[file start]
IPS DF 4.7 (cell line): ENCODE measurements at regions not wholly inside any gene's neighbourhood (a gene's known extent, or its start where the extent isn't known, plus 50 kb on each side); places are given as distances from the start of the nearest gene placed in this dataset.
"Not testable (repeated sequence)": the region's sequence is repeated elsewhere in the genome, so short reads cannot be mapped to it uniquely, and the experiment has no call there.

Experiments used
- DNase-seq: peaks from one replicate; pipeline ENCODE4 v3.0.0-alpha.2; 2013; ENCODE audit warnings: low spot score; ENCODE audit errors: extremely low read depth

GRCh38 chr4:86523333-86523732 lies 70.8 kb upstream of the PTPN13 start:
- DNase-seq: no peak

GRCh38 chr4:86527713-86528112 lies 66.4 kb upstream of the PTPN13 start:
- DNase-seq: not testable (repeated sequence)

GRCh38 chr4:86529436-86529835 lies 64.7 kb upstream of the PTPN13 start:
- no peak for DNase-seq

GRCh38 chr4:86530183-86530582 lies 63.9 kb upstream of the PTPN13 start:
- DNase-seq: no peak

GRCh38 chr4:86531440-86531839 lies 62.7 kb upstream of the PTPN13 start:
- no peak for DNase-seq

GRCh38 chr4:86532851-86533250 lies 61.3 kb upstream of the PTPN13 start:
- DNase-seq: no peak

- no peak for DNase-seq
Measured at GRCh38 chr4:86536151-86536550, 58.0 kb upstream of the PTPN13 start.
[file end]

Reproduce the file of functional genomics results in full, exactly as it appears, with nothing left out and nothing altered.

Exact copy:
IPS DF 4.7 (cell line): ENCODE measurements at regions not wholly inside any gene's neighbourhood (a gene's known extent, or its start where the extent isn't known, plus 50 kb on each side); places are given as distances from the start of the nearest gene placed in this dataset.
"Not testable (repeated sequence)": the region's sequence is repeated elsewhere in the genome, so short reads cannot be mapped to it uniquely, and the experiment has no call there.

Experiments used
- DNase-seq: peaks from one replicate; pipeline ENCODE4 v3.0.0-alpha.2; 2013; ENCODE audit warnings: low spot score; ENCODE audit errors: extremely low read depth

GRCh38 chr4:86523333-86523732 lies 70.8 kb upstream of the PTPN13 start:
- DNase-seq: no peak

GRCh38 chr4:86527713-86528112 lies 66.4 kb upstream of the PTPN13 start:
- DNase-seq: not testable (repeated sequence)

GRCh38 chr4:86529436-86529835 lies 64.7 kb upstream of the PTPN13 start:
- no peak for DNase-seq

GRCh38 chr4:86530183-86530582 lies 63.9 kb upstream of the PTPN13 start:
- DNase-seq: no peak

GRCh38 chr4:86531440-86531839 lies 62.7 kb upstream of the PTPN13 start:
- no peak for DNase-seq

GRCh38 chr4:86532851-86533250 lies 61.3 kb upstream of the PTPN13 start:
- DNase-seq: no peak

- no peak for DNase-seq
Measured at GRCh38 chr4:86536151-86536550, 58.0 kb upstream of the PTPN13 start.